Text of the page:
Fendi asked 10 powerful women of British backgrounds to redesign their iconic Peekaboo bag in celebration of the fashion house’s new London flagship, which opens today, May 1. The women who participated came from a range of fields and industries including fashion, film, architecture, music, and journalism. What remained constant was that each guest designer created two copies of their personalized Fendi Peekaboo bag: One for herself, and one to be auctioned in collaboration with Sotheby’s for Kids Company, an advocacy foundation for abused and traumatized children based in the UK.
The Peekaboo auction enlisted Gwyneth Paltrow, Georgia May Jagger and her mother Jerry Hall, architect Zaha Hadid, Cara Delevingne, Adele, Naomie Harris, artist Tracey Emin, fashion illustrator Tanya Ling, and journalist Kate Adie.
For actress Naomie Harris (Mandela: Long Walk to Freedom), Kids Company was an important part of her decision to be involved. “Being in the public eye means you have a degree of influence that you can choose to ignore, abuse, or use to help bring awareness to issues close to your heart. My preference is for the latter, especially when it involves raising awareness about projects that help children, and in particular helping children who have been born into disadvantaged circumstances, which means that they haven’t had a fair start in life.”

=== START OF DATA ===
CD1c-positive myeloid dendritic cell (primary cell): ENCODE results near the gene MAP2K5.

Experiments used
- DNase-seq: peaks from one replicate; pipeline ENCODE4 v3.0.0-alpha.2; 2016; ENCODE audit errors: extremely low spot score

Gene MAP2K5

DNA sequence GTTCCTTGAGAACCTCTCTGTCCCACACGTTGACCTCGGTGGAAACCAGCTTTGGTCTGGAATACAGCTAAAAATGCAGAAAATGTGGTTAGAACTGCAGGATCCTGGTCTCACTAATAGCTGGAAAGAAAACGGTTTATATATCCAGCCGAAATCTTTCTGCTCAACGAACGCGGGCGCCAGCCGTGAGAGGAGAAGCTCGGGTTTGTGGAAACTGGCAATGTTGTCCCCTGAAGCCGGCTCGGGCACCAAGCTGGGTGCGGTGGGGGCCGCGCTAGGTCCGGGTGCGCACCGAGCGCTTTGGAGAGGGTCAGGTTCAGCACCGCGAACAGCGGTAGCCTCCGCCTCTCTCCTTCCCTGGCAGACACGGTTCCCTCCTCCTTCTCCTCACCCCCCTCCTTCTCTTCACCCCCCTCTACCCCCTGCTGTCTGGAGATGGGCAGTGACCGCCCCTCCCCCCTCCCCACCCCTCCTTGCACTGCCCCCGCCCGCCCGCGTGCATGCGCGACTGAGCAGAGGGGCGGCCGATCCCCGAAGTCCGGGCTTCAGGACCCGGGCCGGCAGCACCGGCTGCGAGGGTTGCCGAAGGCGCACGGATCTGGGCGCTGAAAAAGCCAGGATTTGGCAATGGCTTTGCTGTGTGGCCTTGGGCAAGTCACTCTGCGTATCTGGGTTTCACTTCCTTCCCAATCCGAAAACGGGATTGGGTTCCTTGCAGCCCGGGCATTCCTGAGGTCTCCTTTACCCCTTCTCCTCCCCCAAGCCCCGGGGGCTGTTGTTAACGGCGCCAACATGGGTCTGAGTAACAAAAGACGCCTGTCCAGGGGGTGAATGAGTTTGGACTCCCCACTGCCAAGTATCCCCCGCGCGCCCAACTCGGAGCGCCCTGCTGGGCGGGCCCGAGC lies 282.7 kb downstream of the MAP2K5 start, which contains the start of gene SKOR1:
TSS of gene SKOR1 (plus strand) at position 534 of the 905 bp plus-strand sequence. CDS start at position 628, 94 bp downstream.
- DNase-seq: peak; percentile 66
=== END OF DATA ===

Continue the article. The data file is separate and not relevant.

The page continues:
Adele was excited to be designing her very own Fendi handbag, but her intent in joining the project was similar to Harris’s. “The main reason I was attracted to the project was because it was raising money for Kids Company, which I think is a fantastic charity. The fact that I got to design a handbag was just an added bonus.”
The nature of the “Peekaboo” design is well suited to mission of the Auction: namely, to incite intrigue and drive up interest and bidding. Adele said of her bag, “My favorite lip color is in the pocket with an extra surprise.” She featured her lashes on the exposed inner part of the bag as an ode to the brand’s existing Dracula prototype, and added the lego-esque detailing on the side panels as a nod to the newfound importance of maternity functionality in her life.
Harris’s bag was heavily inspired by the current events in her life as well, but in her case, that meant her latest project. “I wanted a bag that is a respectful tribute to Mandela and his legacy of integration and unity in South Africa.” Her bag’s black-and-white striped Africa print is supposed to symbolize unity of human rights on the continent.
Working with Silvia Venturini Fendi and FENDI’s Atelier, the women each produced a unique iteration of the same concept: Fendi’s tagline, “Nothing is impossible.” The auction—which coincides with the London store opening today—should generate a good amount of buzz for both Kids Company and the new boutique, and Fendi fans all over the world are able to bid on items.